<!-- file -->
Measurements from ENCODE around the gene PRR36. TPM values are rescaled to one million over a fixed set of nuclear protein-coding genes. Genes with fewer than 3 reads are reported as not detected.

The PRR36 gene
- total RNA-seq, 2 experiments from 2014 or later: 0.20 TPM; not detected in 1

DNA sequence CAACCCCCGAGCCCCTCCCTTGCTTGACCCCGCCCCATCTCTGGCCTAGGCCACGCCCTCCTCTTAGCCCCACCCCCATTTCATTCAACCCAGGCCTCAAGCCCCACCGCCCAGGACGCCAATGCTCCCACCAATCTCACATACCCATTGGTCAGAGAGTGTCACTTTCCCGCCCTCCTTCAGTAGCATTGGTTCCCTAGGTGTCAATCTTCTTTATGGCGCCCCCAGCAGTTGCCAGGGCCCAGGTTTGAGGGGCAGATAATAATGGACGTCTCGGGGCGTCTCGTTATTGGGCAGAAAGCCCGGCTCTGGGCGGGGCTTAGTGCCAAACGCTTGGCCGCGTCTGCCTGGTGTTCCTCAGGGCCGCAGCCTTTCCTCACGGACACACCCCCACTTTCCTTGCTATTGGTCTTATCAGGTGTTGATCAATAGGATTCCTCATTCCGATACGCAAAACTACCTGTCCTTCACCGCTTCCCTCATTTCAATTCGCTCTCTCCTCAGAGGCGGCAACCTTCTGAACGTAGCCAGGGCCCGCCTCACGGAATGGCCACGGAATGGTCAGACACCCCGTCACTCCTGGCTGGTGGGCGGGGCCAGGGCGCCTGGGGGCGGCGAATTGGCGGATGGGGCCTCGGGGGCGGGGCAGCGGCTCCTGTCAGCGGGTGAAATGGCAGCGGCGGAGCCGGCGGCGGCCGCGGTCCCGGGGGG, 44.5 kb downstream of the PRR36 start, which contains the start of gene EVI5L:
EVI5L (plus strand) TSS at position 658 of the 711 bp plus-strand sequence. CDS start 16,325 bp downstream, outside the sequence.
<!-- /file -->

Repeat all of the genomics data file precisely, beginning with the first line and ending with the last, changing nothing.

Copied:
Measurements from ENCODE around the gene PRR36. TPM values are rescaled to one million over a fixed set of nuclear protein-coding genes. Genes with fewer than 3 reads are reported as not detected.

The PRR36 gene
- total RNA-seq, 2 experiments from 2014 or later: 0.20 TPM; not detected in 1

DNA sequence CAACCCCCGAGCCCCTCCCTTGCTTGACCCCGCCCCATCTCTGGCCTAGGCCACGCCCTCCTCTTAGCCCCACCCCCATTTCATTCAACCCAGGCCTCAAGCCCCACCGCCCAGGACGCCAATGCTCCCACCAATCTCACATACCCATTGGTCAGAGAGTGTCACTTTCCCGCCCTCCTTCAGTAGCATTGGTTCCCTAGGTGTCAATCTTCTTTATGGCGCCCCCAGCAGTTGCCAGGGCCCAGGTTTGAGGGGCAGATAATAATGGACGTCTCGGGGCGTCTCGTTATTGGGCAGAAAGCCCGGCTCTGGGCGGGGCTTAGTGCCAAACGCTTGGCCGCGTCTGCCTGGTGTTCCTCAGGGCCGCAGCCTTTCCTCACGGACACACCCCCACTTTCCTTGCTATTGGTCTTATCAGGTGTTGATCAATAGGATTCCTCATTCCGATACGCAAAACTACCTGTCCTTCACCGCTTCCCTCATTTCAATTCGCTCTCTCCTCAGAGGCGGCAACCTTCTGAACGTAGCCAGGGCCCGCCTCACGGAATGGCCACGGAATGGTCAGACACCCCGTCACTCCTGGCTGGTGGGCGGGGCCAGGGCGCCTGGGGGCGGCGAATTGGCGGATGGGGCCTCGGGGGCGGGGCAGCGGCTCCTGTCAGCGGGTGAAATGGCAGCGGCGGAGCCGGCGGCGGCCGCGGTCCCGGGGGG, 44.5 kb downstream of the PRR36 start, which contains the start of gene EVI5L:
EVI5L (plus strand) TSS at position 658 of the 711 bp plus-strand sequence. CDS start 16,325 bp downstream, outside the sequence.